Control ALT Delete 2019: Inner Sanctum, Tadpatri Talkies perform at 11th edition of crowdfunded gig series
Crowdfunded gig series Control ALT Delete has raised Rs 5 lakh this year. Its line-up includes heavy-hitters, such as Inner Sanctum and Neeraj Arya’s Kabir Café, as well as a lot of fresh talent
If any fan and regular on the independent/alternative music circuit was missing the joyful annual gathering that was Control ALT Delete, the crowdfunded gig series’ founders felt weird about it as well. “We have never taken a break before this,” says co-founder Himanshu Vaswani.
After their scaled up, multi-stage, two-day edition in early 2017, it was clear to see for the organisers – Vaswani and Nikhil Udupa, along with their team of numerous volunteers – that there was no going back to their indoor, day-long editions which started out in 2011. Vaswani says they outdid themselves with the 2017 edition, which brought together everything from hip-hop crews like Dopeadelicz to metal bands like Demonic Resurrection and electronic artists like Komorebi.
The 2019 edition, which has returned to Malad, at Mumbai’s Roaring Farms ground (with camping options this time), is taking place on 9 and 10 March. The thing about the crowdfunded gig series – apart from the fact that they managed to raise upwards of Rs 5 lakh for their previous edition – is the excitement it garners from people looking out for new talent from Mumbai and other parts of the country. “As far as the artist curation goes, we have never really had a formula. Nikhil and I are far too critical for any formula to work,” Vaswani says.
In addition to featuring heavy-hitters, such as metal bands Inner Sanctum and Gutslit, folk rock band Neeraj Arya’s Kabir Café, rap acts such as Swadesi and Dopeadelicz, there’s a lot of fresh talent. “Some times we just feel that a band needs to play with no second thoughts,” Vaswani says.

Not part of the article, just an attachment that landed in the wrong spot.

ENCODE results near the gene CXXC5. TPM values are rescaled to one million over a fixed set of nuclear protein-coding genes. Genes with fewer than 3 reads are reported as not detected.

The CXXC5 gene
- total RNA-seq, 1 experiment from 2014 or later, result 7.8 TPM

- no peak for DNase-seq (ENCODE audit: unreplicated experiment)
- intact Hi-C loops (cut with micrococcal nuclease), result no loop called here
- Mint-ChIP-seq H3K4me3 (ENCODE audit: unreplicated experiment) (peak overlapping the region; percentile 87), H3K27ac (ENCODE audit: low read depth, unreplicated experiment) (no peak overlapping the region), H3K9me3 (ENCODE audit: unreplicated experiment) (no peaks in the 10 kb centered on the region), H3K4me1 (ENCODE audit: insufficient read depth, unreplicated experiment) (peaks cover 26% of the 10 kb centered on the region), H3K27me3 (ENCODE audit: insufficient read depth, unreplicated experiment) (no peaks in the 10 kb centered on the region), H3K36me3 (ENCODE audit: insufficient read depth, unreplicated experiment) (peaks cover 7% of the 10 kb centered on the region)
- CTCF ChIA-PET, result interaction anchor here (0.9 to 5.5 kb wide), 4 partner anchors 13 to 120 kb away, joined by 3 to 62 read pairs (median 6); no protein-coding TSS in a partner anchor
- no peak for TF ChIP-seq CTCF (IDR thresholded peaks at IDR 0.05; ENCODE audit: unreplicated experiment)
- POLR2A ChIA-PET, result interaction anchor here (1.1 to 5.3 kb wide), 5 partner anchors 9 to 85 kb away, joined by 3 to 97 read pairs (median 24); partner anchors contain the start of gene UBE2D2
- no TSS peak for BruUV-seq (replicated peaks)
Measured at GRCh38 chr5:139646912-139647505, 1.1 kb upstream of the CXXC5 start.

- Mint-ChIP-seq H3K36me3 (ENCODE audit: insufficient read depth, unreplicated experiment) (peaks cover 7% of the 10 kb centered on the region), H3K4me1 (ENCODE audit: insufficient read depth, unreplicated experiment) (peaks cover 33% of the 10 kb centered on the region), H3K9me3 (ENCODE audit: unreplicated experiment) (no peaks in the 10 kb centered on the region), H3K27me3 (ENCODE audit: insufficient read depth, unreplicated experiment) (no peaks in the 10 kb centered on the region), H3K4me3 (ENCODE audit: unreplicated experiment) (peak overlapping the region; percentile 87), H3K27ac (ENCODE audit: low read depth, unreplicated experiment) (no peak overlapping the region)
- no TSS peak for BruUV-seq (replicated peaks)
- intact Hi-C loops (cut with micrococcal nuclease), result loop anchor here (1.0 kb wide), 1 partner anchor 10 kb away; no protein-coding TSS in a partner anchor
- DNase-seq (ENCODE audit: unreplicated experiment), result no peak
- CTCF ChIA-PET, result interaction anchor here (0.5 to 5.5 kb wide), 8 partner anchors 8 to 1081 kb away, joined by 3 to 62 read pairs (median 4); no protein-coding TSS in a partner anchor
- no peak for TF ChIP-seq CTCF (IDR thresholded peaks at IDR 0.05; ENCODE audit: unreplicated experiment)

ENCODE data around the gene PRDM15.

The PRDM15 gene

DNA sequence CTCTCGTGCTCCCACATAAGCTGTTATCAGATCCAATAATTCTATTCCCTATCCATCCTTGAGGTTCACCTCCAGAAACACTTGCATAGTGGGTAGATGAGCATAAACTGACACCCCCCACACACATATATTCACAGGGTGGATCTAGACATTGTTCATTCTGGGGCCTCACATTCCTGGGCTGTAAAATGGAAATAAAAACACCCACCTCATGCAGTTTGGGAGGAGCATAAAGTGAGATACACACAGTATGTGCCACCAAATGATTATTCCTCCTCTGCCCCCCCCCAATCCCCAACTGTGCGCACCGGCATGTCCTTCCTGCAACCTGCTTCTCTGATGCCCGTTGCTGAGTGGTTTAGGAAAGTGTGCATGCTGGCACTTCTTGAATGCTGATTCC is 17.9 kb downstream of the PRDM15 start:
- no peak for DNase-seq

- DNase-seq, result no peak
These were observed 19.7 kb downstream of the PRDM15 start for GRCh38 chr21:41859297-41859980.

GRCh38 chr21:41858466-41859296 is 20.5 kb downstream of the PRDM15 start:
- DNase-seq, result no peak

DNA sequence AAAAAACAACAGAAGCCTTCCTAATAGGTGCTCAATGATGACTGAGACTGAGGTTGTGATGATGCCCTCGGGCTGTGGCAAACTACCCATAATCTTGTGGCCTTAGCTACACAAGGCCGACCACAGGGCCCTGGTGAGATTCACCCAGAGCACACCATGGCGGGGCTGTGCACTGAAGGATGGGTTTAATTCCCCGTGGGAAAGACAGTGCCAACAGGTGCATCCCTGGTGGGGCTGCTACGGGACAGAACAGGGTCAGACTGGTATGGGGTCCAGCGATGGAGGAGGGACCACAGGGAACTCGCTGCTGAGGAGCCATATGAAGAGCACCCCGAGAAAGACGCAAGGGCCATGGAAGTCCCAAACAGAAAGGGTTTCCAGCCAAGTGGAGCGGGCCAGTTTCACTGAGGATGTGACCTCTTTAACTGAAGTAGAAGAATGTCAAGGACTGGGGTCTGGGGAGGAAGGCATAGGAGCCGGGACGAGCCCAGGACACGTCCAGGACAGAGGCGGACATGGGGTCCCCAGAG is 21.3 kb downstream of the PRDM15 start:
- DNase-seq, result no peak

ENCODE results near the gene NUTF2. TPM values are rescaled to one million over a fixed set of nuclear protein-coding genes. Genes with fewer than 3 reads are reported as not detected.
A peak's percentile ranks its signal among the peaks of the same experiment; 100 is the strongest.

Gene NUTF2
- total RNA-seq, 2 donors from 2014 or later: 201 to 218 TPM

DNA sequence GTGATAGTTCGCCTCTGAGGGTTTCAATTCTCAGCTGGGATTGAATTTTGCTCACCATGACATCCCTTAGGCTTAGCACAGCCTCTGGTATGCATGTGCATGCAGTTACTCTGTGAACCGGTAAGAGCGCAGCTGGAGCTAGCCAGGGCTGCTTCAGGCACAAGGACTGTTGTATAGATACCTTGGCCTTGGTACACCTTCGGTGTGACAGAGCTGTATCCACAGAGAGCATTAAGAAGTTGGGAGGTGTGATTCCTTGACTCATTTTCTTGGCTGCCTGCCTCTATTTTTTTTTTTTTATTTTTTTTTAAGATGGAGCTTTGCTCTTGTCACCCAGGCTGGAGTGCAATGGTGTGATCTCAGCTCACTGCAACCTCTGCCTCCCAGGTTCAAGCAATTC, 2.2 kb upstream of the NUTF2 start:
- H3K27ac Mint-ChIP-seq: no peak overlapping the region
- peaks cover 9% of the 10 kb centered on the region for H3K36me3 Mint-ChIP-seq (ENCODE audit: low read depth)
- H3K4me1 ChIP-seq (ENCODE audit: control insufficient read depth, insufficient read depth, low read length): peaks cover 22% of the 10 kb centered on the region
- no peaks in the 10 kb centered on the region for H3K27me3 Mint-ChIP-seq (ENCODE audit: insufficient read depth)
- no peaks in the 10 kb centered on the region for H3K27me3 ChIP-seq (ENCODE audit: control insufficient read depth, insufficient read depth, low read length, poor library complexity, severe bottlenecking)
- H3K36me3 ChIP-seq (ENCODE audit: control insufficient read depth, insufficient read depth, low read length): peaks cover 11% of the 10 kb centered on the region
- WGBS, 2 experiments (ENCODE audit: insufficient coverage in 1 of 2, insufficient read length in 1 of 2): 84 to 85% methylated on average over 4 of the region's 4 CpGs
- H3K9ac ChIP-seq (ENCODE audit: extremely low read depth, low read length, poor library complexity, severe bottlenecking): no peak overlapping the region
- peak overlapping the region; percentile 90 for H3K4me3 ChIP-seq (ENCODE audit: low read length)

In addition to producers such as Malfnktion, Spryk and Karan Kanchan, Control ALT Delete’s 11th edition also brings together psych-rock band Daira, singer-songwriters like Raghav Meattle and funk/jazz-leaning artists such as Shubhangi Joshi and Ladies Compartment. Must-see artists from out of town include Shillong R&B singer Meba Ofilia, synthwave producer Dreamhour from Siliguri/Pune, Kolkata singer-producer Plastic Parvati, hip-hop duo Seedhe Maut from New Delhi and more.
Kochi disco-pop quartet The Derelicts will make their Mumbai debut at CAD, a series they’ve been following since the festival edition caught their attention. Guitarist, synth player and vocalist Ashwin Nath says, “For an up-and-coming band like us, CAD represents honour, a way to be in that elite list of India's future best. We see it as a stepping stone.” While they’ve got their travel covered by the festival, Nath says his band sees it as an investment which will have a “high rate of return.”
Elsewhere at CAD, it’s double duty for vocalist Sidharth Raveendran, who’ll be handling the mic for his hardcore band Pacifist and comedy collective Tadpatri Talkies across both days. Ask him about how he’s pacing himself to be a aggro frontman and then take on the persona of rapper Gari-B and Sidharth says, “It's a little wonky, I can assure you, but the Gari-B set is more about just having fun, wisecracks and shenanigans with the hip-hop to go, while Pacifist is quite personal, cathartic in ways with the music and the content matter.”
With five stages and 46 artists performing at CAD, it’s clear that the organisers are really banking on contributors to make them go way past just breaking even. They’ve gone from having bragging rights about raising over Rs 2 lakh for their indoor editions before, to now aiming for Rs 5 lakhs, like their previous edition. Vaswani crunches the numbers and says that target is just their online goal. “We would like to hit a total revenue of 25 lakh to ensure that we have a profit of 10 lakh, and that would pay each act an approximate fee of Rs 20,000 each, which is still low by market standards. At the same time we can't really complain. The fact that we are able to make 15 lakh out of nothing is an accomplishment in itself, if I can say so myself,” he says.
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